By Ed Brock
In the end, the law can only work if the people of a nation make the law work.
That was the essential message of Georgia Supreme Court Justice Leah Ward Sears during Thursday's observation of Law Day in Clayton County.
Quoting English Judge Lord John Fletcher Moulton speech on "Law and Manners," Sears told an audience of lawyers and judges gathered in the ceremonial courtroom at the Harold R. Banke Justice Center about the "Domain of Obedience to the Unenforceable."
In that domain, which exists between the domain of total law and total freedom according to Moulton, human beings become "the enforcer of law upon himself."
"The real greatness of a nation, its true civilization, is measured by the extent of this area of obedience to the unenforceable," Sears said, again quoting Moulton.
Sears, the first African-American woman to serve as a Superior Court judge in Georgia and the first woman and youngest person to serve on the state's Supreme Court, added that the domain was one of "manners and morals." That morality is the real key to enforcing the law, not "getting tough on crime."
"Authority and civil order depend in a significant measure on the consent of the governed. That is, on obedience to the unenforceable," Sears said. "The more civilized and enlightened the country, the greater its dependence on the voluntary respect and support of its citizens for law and civil order. The rule of law depends on the morality of the people."
America's core morals, such as a belief in transcendent human dignity and that democracy is the "clearest political expression" of that first moral, are ideals that appeal to all people of the world. But those morals are under attack, both by people like the terrorists behind the Sept. 11 attacks and by forces within the country.
Those morals should apply to everyone and are what separate Americans from other people.
"Anyone, at least in principle, can become an American. And, in fact, anyone and everybody does," Sears said. "People come here from everywhere with a yearning to breathe free and soon enough they are as American as anyone whose family came over on the Mayflower."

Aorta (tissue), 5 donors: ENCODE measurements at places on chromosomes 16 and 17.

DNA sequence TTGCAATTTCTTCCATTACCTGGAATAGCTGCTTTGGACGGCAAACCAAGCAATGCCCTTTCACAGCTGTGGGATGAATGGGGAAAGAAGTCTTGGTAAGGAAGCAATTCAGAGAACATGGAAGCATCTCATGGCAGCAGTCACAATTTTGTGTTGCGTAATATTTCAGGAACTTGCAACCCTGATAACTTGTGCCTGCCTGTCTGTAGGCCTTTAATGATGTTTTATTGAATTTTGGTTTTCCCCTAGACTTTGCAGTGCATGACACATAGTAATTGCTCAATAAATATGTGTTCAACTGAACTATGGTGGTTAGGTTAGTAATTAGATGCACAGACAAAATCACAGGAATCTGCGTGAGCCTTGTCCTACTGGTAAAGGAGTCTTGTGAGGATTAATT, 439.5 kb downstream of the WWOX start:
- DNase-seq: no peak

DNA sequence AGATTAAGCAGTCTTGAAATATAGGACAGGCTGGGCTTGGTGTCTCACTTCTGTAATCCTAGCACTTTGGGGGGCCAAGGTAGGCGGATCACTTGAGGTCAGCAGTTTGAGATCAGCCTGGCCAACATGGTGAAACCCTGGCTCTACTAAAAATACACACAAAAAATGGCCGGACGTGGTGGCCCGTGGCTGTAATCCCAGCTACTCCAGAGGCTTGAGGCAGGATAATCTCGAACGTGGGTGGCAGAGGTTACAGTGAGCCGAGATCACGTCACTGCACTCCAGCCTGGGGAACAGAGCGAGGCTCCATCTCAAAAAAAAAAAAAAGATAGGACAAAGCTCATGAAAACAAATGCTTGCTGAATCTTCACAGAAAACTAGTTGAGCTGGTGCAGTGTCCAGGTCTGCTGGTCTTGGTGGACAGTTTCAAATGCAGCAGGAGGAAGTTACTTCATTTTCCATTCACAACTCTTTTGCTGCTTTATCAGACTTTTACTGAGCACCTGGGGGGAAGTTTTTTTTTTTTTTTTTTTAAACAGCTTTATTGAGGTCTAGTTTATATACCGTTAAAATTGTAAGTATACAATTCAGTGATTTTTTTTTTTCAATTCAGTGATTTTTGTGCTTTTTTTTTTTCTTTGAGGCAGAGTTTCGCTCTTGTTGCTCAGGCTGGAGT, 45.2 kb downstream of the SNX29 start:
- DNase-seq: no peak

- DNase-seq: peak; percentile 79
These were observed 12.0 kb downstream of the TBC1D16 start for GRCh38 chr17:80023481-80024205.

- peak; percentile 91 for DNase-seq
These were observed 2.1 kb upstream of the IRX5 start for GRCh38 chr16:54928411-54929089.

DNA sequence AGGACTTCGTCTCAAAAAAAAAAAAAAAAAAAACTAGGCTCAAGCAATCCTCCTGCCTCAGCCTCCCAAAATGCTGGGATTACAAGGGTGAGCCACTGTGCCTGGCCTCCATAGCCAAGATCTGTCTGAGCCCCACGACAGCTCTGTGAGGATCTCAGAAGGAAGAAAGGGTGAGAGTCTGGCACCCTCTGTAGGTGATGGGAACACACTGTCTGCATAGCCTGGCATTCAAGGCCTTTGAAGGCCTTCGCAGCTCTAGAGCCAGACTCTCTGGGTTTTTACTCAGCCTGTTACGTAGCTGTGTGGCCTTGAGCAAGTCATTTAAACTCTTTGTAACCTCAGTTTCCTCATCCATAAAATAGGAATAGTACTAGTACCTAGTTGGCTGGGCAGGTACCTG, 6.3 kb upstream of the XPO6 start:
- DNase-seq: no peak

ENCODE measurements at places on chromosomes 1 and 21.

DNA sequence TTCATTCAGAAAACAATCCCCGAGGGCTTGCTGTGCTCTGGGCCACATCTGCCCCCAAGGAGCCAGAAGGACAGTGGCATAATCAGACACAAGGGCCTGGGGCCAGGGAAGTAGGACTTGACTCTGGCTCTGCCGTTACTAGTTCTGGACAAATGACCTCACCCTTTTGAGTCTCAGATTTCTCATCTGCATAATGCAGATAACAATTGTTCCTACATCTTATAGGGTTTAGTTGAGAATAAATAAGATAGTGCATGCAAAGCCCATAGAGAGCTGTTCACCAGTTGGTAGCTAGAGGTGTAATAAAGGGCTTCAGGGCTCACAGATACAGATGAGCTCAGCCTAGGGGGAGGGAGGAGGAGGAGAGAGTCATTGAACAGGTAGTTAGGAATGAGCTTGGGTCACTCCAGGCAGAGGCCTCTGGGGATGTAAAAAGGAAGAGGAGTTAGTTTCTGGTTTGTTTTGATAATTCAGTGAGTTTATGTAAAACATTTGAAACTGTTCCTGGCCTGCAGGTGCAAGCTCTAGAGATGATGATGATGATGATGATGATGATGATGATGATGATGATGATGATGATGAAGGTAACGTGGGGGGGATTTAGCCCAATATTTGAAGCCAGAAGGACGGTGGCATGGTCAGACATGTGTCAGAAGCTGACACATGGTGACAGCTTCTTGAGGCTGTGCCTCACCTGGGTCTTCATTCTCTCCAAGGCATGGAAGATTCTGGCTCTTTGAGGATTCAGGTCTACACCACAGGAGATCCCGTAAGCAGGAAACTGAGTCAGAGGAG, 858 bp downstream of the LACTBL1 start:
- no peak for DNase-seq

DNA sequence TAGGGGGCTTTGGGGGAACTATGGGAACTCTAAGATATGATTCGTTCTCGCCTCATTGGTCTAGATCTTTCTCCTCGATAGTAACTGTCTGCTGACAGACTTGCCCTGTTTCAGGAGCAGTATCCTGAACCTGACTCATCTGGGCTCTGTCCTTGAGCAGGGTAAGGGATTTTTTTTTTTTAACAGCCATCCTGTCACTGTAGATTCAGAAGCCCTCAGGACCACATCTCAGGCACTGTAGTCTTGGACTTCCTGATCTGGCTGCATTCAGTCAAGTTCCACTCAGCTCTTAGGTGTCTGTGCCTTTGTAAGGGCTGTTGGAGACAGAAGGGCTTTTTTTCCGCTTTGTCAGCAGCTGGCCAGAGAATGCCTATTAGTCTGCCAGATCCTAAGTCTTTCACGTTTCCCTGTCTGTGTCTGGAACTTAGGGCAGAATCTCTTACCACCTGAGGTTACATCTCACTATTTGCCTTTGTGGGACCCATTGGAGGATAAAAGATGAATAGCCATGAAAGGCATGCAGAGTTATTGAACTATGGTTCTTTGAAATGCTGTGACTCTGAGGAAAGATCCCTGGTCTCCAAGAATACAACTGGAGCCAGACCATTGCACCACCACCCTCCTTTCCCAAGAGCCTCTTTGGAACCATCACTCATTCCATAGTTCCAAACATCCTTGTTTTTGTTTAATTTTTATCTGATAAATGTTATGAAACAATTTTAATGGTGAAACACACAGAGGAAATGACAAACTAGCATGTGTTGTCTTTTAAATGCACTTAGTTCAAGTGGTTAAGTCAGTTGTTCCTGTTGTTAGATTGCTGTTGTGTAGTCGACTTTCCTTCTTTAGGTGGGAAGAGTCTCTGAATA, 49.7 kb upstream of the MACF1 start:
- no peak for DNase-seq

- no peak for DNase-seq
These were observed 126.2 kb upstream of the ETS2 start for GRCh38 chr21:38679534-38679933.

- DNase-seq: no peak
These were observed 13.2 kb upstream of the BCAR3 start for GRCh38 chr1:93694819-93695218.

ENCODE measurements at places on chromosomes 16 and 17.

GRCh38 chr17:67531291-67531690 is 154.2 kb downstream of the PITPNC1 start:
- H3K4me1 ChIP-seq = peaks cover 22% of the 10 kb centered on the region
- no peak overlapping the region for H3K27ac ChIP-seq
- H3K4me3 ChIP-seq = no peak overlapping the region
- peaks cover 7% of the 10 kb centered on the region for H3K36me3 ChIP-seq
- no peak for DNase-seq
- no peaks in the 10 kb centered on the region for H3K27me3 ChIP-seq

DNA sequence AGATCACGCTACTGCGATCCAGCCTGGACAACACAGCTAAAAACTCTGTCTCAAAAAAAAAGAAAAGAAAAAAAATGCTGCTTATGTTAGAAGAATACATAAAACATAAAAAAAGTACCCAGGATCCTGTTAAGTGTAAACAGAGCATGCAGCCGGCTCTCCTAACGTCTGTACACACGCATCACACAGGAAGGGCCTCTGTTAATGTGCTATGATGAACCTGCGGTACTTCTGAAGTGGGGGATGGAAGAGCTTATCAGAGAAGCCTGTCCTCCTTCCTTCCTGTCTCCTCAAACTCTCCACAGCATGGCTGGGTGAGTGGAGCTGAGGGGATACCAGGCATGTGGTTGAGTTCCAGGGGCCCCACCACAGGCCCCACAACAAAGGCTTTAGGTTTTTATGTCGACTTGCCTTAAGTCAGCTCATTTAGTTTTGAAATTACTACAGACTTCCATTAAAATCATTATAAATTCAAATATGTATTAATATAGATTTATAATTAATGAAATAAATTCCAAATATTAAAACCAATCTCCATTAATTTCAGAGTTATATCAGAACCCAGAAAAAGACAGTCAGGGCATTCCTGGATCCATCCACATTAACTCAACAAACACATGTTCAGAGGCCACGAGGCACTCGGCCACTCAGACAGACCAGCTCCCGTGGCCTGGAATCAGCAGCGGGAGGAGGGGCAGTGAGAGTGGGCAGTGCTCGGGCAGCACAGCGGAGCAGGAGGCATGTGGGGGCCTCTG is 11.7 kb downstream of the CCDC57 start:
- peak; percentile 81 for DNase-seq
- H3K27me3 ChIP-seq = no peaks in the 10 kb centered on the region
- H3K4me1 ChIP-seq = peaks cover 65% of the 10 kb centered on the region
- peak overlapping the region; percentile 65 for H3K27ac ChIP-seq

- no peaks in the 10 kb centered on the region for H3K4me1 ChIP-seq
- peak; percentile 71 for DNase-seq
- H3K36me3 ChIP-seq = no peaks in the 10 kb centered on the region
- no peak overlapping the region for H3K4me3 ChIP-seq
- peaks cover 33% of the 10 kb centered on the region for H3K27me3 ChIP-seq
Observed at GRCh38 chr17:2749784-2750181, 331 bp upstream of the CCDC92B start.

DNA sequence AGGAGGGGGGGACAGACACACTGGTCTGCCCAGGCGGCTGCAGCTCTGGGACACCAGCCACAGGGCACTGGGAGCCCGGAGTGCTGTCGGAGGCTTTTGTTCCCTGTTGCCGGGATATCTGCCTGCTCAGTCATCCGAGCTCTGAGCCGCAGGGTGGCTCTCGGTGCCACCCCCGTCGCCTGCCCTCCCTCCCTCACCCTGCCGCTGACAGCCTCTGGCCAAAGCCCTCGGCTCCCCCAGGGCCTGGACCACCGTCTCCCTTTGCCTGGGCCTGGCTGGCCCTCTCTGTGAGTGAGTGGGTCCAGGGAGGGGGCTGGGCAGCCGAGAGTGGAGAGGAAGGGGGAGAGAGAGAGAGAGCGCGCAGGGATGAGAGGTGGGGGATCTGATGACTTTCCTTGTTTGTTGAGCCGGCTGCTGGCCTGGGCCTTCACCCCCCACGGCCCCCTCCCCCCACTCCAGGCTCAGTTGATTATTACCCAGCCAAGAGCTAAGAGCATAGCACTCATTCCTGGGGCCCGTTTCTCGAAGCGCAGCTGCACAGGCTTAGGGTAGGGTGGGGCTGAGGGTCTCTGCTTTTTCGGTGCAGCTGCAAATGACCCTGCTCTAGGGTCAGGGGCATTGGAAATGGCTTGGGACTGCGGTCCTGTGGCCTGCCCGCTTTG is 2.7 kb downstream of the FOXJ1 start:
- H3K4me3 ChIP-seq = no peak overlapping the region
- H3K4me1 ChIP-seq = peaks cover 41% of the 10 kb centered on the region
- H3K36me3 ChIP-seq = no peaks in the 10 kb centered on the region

Sears' speech had an impact on Steve White, incoming president of the Clayton County Bar Association.
"I think her comments were very timely for this moment in history," White said.
The CCBA also gave out several awards during the event. The winners are as follows:
For Excellence in Service to the Bar n Clayton County State Court Judge Linda Cowen.
For Service to the Community n Clayton County Superior Court Chief Judge Stephen Boswell.
The Liberty Bell Award (for a non-attorney who serves the bar association) n Ann Smith.
For the Most Pro Bono Cases Taken n Betty Williams Kirby.
For Most Pro Bono Cases Taken by a New Attorney n Joel Montgomery.
A special thanks was given to attorney Chris Montgomery for his work with the county's team members, coaches and advisors for the Regional Mock Trial competition for high school students.
"He was tireless and we can't imagine the amount of work that goes into it," White said.
The theme of this year's Law Day was the 1803 Marbury v. Madison decision by the U.S. Supreme Court regarding the appointment of Judge William Marbury by outgoing President John Adams. Adams signed and sealed Marbury's appointment but Marbury had to suit President Thomas Jefferson's Secretary of State James Madison to have Madison deliver the commission to him.
In its decision the Court, under then Chief Justice John Marshall, ruled in part that Congress violated the Constitution in granting the Court the power to issue a writ of mandamus in support of Marbury.
"It was really the first time the judicial branch flexed its muscle. It's the first time they would interpret the Constitution," CCBA President Suellen Fleming said. "It is still considered one of the most important judicial decisions because it carved out the judiciary powers."